What could make total strangers embrace in public?
A camera, it seems.
Richard Renaldi’s photo project “Touching Strangers,” which centers around strangers interacting with each other in surprisingly moving and intimate scenes, just made its Kickstarter debut this summer, but the idea has been in the making for years.
Renaldi, a Chicago-born photographer who has been based in New York since his college years, says that the idea for his photo project was born after September 11th.
“People were taking the bus instead of flying, and I started going to bus stations to photograph people," he told TODAY.com.
”Because the bus stations were so small, other people often ended up in the portraits by accident."
Renaldi began thinking about the way that New York regularly puts strangers in close proximity to each other.
“In Midtown you sometimes see 20 different people at a light waiting to cross the street together,” he said. “I married those two things together and that idea of asking people to pose with strangers began.”
Renaldi’s “Touching Strangers” project officially began in 2007.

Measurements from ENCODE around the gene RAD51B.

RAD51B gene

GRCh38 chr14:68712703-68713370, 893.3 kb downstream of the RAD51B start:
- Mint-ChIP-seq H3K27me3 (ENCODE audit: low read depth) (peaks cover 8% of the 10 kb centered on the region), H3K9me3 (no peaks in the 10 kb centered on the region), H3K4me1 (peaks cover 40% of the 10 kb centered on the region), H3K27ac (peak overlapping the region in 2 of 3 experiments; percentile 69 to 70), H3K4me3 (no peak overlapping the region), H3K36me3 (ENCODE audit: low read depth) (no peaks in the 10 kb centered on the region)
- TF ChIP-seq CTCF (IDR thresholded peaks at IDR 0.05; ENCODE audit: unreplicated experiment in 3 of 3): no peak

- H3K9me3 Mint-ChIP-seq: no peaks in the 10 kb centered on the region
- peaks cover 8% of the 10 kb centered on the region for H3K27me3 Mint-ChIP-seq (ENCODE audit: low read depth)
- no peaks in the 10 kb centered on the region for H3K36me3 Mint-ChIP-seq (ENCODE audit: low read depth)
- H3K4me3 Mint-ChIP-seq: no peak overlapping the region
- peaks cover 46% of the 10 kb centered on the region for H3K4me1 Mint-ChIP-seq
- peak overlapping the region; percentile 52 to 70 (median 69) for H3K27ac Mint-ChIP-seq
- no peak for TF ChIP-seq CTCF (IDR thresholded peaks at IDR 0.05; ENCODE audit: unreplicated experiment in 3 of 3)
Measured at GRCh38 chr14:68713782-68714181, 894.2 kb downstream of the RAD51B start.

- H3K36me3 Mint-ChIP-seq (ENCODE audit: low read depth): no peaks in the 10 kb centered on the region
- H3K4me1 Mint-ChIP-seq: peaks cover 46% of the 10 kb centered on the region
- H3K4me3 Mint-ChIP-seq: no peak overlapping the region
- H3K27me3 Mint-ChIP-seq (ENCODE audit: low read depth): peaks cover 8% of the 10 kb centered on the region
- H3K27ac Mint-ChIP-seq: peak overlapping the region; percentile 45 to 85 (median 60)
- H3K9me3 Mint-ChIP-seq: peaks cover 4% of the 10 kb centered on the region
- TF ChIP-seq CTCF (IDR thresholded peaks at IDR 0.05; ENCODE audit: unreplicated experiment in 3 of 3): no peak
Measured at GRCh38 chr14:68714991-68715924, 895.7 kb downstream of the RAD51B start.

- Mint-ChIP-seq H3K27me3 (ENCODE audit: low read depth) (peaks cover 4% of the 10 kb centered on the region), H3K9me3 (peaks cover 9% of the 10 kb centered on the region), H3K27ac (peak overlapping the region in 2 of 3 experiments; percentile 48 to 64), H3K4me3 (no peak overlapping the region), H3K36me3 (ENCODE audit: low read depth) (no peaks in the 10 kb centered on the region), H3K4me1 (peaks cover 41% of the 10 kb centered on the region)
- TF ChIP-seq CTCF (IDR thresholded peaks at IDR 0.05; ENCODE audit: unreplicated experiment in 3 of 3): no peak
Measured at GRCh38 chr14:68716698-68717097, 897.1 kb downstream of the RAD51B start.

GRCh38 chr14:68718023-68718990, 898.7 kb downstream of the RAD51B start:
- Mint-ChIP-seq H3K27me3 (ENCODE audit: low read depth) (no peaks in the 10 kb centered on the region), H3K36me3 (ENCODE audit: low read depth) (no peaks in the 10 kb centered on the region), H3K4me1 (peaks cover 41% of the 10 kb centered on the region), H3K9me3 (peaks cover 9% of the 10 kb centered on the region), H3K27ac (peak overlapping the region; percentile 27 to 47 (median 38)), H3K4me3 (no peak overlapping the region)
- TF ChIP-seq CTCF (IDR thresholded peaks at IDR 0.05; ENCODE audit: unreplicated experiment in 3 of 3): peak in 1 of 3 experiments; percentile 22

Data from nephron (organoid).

It has since extended beyond New York, with Renaldi visiting places like Los Angeles, Chicago, and New Orleans to take the photos. The images now represent a broad mix of humanity, bringing together subjects of different ages, races, and professions in moments of physical closeness.
Though he kept the project America-focused, some of the people in Renaldi's pictures were visiting from other countries or were in the U.S. after emigrating from elsewhere.
The project's spirit of diversity, says the photographer, was what helped make the series come to life.
Though not every potential subject has been open to the idea of being photographed hugging or holding hands with someone they’ve never met, Renaldi reports that most of the people he’s asked have been eager to try it.
“I tell them it’s making a family portrait out of strangers,” he explains. “It’s a very accessible idea.”
Though Renaldi doesn’t keep in touch with each of people he’s photographed — he estimates the number is in the "hundreds, maybe thousands" — a few have emailed to let him know how the project impacted their lives or caused them to think about the world differently.
One pair of subjects, a teenage boy and girl in the Bronx, even made a love connection thanks to Renaldi’s photo session.
“Afterward, he got her number," Renaldi recalled.
Now, Renaldi is turning his photo series into a book.
But for Renaldi, the end goal isn’t about money or book sales.
“People have given me their time and their spirits,” he says. “It’s really gratifying.”